In the end, though, they had nothing more to say.
"We leave tomorrow," Peeta finally said unnecessarily, after silence had dragged on for far too long.
"Yeah," she replied. What else could she say?
"Are you going to be ok?"
"Of course. Are you?"
Her head jerked at his words, and her eyes narrowed. "What do you mean?"
Peeta sighed, stretching his legs out in front of him, crossing them at the ankles. "Katniss, you should know this by now. I've tried to tell you so many times, but you just never wanted to take me seriously, or to just listen. Will you listen to me now?"
"I've always listened to you, Peeta," she replied blithely, and jumped slightly when he growled angrily.
"No, Katniss, really listen. Listen to what I have to say, what I need to say." He paused, watching her as she sat on the sofa opposite him, knees and hands clenched together tightly. "This year has been – amazing. I never wanted to be a Peacekeeper, thought my world was ending when I got my papers telling me that's what I'd been designated to do. But it's been nothing like I expected, nothing at all. Yes, we've had some shitty times, and we missed our families. We've also been able to become a part of something amazing, something that could change Panem forever. But I know it's likely we'll never see each other again after tomorrow, Katniss. And I need you to know my life…my life….it isn't really worth living without you in it."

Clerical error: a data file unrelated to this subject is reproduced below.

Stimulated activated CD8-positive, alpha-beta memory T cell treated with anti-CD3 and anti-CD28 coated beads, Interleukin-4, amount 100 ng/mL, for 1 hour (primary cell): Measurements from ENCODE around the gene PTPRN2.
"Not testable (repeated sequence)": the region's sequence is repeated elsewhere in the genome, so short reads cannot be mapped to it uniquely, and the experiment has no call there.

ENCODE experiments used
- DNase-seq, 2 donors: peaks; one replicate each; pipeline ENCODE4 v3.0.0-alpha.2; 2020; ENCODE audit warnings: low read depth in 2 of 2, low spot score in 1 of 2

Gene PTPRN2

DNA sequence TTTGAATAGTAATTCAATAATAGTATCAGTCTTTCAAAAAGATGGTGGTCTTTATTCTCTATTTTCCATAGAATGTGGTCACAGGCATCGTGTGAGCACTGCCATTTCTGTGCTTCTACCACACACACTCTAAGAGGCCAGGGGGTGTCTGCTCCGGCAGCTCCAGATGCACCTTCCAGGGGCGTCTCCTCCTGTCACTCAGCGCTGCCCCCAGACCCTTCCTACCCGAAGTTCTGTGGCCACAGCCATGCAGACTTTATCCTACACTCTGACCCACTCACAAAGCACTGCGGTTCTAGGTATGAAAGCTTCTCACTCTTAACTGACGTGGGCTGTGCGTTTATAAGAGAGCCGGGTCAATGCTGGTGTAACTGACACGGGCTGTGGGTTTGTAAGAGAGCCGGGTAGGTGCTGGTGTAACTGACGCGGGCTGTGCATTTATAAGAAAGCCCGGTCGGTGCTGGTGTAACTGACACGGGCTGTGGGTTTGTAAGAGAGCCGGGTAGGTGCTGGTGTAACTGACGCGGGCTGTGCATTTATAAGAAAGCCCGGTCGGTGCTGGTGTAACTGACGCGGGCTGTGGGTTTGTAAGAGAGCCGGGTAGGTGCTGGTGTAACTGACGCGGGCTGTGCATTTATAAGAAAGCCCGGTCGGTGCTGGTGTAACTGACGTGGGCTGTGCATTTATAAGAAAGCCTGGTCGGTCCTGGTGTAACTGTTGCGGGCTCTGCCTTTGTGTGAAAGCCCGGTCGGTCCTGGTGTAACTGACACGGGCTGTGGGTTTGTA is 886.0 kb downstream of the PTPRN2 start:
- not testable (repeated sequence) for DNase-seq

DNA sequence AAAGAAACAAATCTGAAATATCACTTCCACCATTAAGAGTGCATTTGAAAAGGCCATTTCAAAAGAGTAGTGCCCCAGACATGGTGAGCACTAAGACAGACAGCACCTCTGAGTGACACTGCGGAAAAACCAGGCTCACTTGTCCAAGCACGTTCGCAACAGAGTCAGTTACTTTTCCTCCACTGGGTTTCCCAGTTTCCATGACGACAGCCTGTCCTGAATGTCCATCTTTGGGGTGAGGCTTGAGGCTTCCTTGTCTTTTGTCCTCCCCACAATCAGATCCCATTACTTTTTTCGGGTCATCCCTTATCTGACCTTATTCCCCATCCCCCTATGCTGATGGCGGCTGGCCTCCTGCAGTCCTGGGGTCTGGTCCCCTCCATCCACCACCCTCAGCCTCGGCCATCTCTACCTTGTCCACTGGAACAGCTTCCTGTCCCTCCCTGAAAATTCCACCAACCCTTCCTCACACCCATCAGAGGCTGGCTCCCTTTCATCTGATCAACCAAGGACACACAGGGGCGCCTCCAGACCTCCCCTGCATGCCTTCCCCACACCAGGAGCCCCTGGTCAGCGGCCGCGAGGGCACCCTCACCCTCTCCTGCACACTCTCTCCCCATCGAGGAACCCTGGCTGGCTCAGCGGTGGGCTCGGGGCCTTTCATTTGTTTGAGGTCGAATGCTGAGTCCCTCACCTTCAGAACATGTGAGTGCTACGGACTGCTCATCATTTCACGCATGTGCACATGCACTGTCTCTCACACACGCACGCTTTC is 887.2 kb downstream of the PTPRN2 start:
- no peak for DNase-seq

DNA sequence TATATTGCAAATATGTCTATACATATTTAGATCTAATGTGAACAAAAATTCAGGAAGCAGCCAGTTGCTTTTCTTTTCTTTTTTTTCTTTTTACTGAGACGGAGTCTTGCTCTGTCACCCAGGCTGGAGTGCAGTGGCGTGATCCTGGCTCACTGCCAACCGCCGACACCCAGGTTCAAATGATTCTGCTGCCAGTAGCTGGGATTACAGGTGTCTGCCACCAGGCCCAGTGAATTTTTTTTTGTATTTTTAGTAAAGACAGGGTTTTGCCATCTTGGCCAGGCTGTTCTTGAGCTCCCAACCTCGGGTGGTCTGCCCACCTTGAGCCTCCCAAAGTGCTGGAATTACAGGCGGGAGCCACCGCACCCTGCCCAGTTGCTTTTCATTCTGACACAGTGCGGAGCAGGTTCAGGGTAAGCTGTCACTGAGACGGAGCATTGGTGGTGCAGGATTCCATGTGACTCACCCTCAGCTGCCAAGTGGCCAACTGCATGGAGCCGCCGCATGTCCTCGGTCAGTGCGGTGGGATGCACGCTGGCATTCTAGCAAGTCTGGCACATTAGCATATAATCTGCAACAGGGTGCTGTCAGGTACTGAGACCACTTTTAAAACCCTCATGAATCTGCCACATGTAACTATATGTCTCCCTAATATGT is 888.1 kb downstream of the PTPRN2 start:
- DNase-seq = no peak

Katniss' heart jittered, but she couldn't help the way her lip curled. "Don't be so dramatic, Peeta. You'll be fine."